"Mutou-san, what happened? To your leg."

"I was just now telling the doctor how they're sore."

"Oh, Mutou-san was a yuge-shuu? Somebody doesn't get enough exercise, does he!"

"A little exercise wouldn't have warded this off."

Toshio snickered. "The festivities start off with bunch of guys jumping all over the place like mountain tengu, after all."


With a grimace he finally took a seat. He had tended to it all day yesterday, but it still hurt. It seemed like he was going to be groaning every time he stood or sat down for a while still.

At the window side table, the nurses dutifully prepared the gauze. Shimoyama opened a manual filled with sticky notes. Before the hospital opened staff was supposed to assemble for a morning meeting but it was really only a chance for staff to relay anything that needed to be known while everyone was assembled in the brief lull before medical examinations began, and nothing more.

The sun's rays and a pleasantly cool breeze came in through the wide open window. For now they could get by comfortably enough without the air conditioner but this summer was hot. As the sun rose, the temperatures were sure to rise rapidly as always.

"The weather's so good it's annoying." Toshio looked out the window, lighting a cigarette. Toshio was a member of the heavy smoker class, an archetypal example of a doctor not practicing what they preach, neglecting their own health.

"It really is!" Yasuyo stopped to look out the window. Already sweat was forming on the rounded tip of her nose. "Day after day, I can't take this heat! When you put on weight, heat becomes even hotter."

"Of course summer's gonna be hot. But still, this summer is hot. This weather's going to clear the old folks right on out of here."

Mutou scowled at Toshio. "I'm begging you, please do not say that kind of imprudent thing in public."

"---If I lose that many clients, at least Seishin will be raking it in."

Mutou let out a sigh; there was nothing that could be done about him. The heir of the mountain temple, Muroi Seishin had been a classmate of Toshio's.

"...Come to think of it, someone from the Yajima National Health Institute said that he had seen the doctor talking to a monk and found it strange."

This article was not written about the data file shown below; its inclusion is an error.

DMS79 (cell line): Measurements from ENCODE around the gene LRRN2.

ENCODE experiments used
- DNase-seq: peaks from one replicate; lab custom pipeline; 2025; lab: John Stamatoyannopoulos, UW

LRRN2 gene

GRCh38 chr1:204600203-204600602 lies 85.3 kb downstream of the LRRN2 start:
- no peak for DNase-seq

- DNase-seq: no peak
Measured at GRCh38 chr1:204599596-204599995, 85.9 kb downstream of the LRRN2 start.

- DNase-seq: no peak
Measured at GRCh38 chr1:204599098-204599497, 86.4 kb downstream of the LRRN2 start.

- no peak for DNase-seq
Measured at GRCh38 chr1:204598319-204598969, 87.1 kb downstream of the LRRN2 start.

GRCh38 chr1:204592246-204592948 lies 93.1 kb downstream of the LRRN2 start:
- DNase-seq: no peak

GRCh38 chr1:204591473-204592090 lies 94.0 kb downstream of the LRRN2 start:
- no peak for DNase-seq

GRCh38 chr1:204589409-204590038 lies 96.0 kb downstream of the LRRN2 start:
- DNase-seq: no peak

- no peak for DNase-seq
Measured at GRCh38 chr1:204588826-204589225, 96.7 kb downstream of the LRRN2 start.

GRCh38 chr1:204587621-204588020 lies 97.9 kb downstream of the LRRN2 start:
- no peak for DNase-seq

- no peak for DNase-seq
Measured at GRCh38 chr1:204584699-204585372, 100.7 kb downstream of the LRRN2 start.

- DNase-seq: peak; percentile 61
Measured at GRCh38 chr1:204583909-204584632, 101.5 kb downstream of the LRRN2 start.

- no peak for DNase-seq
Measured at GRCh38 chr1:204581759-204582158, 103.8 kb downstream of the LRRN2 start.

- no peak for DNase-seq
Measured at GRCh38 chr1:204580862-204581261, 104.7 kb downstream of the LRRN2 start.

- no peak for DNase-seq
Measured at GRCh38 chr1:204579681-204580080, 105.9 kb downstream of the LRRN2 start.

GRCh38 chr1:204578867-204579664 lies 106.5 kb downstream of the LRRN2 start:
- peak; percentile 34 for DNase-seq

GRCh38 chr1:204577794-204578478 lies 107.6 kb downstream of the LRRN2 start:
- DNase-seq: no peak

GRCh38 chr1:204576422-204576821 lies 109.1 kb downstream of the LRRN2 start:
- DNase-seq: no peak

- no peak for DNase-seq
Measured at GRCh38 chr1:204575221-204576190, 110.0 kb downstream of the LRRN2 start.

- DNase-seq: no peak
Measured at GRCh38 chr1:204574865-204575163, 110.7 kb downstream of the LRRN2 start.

As Yasuyo said that, Toshio gave a low chuckle.

"He could smell the conspiracy, I bet. When me and Seishin get together, you never know what we might be plotting."

"Please don't say that. When you say it, it doesn't sound enough like a joke."

While the fir trees isolated the mountainside and the houses in a sense, they were at the top of the map near the Maruyasu sawmill's lumber yard and the doctor and the monk had been friends since they were children. It was common knowledge amongst the villagers but it might have looked like and unusual combination to someone who didn't know.

"That's right, hey, back to the mushiokuri," said Mutou as he rubbed at his leg. "Something weird happened."

"Something weird?"

"Yes. While we were burning the Betto, a moving van came by."

"Oi, oi. Isn't that in the dead of night?"

"Right, in the dead of night. There was a truck and two cars following it."

'Hnn' breathed Toshio as he exhaled smoke, looking to the window. "Whatever the case, they seem to be pretty weird. The people living at Kanemasa."

"Don't you think so? If a moving truck comes in you'd normally think that they were finally going to move in to Kanemasa, wouldn't you? The house had been built last June, but the owners themselves still hadn't ever moved in! As a matter of fact, that truck only came in half way, then turned back around!"

"Eh?" It was Yasuyo who interrupted. "Are you sure it wasn't just a careless driver who took the wrong road?"

"That can't be," said Yuki. Yuki drove in to work from a neighboring town herself. "There's no road to mistake it for. The road's a different size! There aren't any side roads around there besides the one coming into Sotoba."

"So I'm saying, maybe they had the wrong main road and were changing course."

"If that was the case, isn't there the drive-in on the corner at the intersection? The parking lot is big enough that the truck could have easily turned around without having to come all the way into town to back up and change directions."


"In the first place, you wouldn't normally move in in the middle of the night, either."

"You might if you moved in from far away," Yasuyo said looking to Mutou. "What was on the license plate?"

"No idea. It wasn't close enough that you could see the license plate."

"In cases like that, wouldn't you set out to arrive during the day time? It's strange is what it is."

While Yuki was trying to push the story as strange, Yasuyo turned a frustrated eye to her.

"Then there was probably some unexpected delay that made them arrive late, I'm sure."

"But isn't that boooring?"

Mutou and the others laughed at her whining way of putting it.

"Good grief. That's all it comes down to for this girl."

"I want to be entertained, since I'm still young," said Yuki as she leaned towards Ritsuko, peering up into her eyes. "Since I don't have anybody to eat lunch with on Sunday in Mizobe, three doors down from the town hall at the Italian restaurant."

Ritsuko's eyes widened with a start, her face quickly going red.

"Yuki-chan," Yasuyo laughed. "What a concrete topic you've turned to now!"

"It's a maiden's dream! He would wear a green polo shirt, and I would dress to match him in a mint green one piece!"

"Oh, Yuki-chan, you!"

Toshio laughed as Ritsuko gave Yuki a light push. "Yuki-chan still hasn't said who she was with, though."

"That's right, that's right!"

With a whine of 'No!' Ritsuko glared at Yuki as if angry, her face red.